The other half of the story about space of course is that each of my children has to loan their bedroom to visitors for the time they are here. Right from the start we have strongly encouraged sharing, but it soon became clear that the concept needed to be broken down into clear, manageable steps… so from the time B started school we had developed a ritual of sitting her down and discussing which things were too special to share – we put limits on just how many of these there could be! – and these were then put carefully in a box or bag and put right away while the guest was with us. We did the same before friends came for tea even… just knowing that those special things didn’t need to be shared took some anxiety away about how they might be touched, played with differently, broken etc.

The discussion also involved the negotiating of an agreement that the things left were ok to share, we were expecting the children visiting to be able to touch them, play with them, look in the books and so on, and that we expected B not to be cross when they did. We spelled out that we would be supervising too, to make sure things didn’t get broken, and if they did we would try to mend them, but that it was ok to let visitors play with our toys.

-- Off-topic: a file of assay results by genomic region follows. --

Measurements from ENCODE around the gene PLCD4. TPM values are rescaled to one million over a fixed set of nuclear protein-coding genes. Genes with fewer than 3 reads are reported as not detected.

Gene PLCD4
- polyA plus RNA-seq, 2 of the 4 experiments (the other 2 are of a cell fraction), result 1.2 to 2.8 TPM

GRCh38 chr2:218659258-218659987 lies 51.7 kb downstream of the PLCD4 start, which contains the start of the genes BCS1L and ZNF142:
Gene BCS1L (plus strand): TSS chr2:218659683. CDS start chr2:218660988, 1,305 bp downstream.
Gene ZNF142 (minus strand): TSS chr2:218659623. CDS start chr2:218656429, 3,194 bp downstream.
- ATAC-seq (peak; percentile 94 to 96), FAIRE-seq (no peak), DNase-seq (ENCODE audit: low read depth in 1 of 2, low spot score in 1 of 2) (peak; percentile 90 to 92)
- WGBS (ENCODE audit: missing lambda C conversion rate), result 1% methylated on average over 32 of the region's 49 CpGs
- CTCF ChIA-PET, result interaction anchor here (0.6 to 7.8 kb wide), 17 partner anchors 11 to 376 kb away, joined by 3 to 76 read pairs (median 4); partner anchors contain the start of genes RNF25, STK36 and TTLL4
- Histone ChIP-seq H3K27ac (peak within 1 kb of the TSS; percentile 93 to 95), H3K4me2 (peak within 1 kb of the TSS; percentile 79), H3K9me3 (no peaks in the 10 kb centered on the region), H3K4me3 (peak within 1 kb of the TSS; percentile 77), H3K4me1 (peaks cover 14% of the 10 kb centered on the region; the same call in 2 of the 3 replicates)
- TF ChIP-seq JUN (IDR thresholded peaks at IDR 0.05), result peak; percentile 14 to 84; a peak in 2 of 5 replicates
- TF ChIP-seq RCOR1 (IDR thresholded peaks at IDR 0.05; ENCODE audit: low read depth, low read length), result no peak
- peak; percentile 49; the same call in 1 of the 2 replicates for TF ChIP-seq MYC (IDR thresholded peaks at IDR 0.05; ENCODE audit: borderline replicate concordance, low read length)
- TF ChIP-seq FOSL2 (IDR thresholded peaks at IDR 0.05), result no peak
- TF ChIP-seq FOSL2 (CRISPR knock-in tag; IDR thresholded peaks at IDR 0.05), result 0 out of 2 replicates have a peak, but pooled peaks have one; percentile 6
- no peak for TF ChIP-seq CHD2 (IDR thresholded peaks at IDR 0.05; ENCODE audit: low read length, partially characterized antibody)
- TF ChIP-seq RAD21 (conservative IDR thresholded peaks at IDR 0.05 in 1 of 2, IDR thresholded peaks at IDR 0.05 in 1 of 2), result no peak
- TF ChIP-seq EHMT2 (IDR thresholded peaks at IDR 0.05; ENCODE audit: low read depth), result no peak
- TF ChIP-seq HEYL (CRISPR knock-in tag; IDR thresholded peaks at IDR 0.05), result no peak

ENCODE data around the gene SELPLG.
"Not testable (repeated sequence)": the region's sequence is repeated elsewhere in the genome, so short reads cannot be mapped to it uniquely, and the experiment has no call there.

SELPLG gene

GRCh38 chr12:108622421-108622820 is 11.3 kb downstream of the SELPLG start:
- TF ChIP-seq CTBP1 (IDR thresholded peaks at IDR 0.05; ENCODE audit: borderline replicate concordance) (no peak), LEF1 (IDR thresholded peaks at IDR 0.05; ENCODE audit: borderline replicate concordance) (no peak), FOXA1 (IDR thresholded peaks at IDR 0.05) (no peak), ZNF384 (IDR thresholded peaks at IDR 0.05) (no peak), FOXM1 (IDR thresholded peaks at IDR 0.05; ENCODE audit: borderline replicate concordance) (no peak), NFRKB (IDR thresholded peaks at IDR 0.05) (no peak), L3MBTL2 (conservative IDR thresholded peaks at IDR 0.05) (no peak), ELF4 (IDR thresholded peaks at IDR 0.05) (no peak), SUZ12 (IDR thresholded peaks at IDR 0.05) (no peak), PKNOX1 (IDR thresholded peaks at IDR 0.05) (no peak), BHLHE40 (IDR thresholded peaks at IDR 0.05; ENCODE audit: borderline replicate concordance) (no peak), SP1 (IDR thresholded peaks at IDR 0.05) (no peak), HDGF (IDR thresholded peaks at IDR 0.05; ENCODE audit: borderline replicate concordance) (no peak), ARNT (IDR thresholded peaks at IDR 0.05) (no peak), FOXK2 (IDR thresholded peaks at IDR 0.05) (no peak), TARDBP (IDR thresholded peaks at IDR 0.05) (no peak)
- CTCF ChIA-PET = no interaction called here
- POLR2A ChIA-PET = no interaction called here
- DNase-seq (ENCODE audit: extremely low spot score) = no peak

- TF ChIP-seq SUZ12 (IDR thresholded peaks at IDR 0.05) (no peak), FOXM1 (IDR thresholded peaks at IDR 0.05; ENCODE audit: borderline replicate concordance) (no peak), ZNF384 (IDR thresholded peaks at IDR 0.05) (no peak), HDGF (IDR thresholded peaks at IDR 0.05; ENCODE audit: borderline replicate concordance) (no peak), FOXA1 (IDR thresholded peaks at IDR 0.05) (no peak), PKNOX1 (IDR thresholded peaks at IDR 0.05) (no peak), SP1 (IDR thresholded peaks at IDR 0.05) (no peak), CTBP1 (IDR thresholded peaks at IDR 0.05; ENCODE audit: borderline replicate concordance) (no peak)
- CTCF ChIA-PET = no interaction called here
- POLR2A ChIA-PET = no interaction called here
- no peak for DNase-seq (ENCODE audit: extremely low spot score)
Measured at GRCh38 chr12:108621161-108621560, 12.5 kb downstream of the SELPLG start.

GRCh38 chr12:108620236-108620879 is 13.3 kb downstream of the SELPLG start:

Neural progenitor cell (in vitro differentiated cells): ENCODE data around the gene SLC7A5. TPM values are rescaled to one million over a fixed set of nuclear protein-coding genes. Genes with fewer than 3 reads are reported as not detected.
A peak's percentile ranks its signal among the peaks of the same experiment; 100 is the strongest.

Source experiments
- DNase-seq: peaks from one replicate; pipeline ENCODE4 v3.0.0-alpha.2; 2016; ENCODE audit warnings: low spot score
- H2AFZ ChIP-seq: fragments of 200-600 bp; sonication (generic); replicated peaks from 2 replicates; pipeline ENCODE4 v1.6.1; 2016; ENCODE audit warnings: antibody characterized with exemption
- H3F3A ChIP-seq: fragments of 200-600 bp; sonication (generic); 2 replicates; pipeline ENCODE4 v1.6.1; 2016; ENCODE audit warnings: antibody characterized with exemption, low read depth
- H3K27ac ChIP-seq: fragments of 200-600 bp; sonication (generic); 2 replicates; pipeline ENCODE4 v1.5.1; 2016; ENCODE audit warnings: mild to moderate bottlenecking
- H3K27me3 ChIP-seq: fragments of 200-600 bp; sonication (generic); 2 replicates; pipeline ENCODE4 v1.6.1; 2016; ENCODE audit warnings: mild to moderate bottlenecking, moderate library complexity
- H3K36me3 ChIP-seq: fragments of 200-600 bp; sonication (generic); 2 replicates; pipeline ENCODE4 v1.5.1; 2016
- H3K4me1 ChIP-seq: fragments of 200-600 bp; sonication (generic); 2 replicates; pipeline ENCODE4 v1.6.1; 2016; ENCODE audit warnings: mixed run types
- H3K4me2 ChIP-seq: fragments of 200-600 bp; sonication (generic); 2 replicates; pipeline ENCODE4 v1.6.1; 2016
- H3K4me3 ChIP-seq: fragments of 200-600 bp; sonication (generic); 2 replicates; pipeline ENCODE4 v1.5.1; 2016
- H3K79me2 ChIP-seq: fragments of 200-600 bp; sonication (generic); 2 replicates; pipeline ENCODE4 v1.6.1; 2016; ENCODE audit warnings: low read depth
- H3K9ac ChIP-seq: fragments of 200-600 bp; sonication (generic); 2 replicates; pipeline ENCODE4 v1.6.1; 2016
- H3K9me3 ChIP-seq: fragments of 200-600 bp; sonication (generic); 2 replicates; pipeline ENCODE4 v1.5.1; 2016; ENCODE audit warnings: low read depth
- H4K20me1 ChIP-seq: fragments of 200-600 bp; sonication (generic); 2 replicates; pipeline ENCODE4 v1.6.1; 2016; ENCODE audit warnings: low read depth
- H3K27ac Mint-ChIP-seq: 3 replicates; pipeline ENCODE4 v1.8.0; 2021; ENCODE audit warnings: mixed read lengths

2016-06-22 13.39.55


We try to have fun thinking together about what each visitor might enjoy while they are with us… which books could we choose & put next to their bed for them to read at bedtime? Do they usually bring a cuddly toy for bed? If not, is there one maybe that we could tuck into their bed for them to find when they arrive and cuddle each bedtime they stay for? When they wake up in the morning what do we think they would enjoy playing with before breakfast? could we make sure those kinds of toys/activities are easy to find on the shelf? And what about creating some lovely play spaces downstairs together to use during the day? And to think together about a box of crafts or activities that could be dipped into for ideas during the visit. Yes, doing it together does make everything take longer! But I’ve found the detailed, methodical collaboration pays off in the way it reduces anxieties and helps to visualize the activities of the days ahead.

that’s theirs this week

I find it helpful to say out loud that the room we let guests sleep in is their space while they are with us. We need to ask before going in, and we need to not go into their cases or bags looking for things.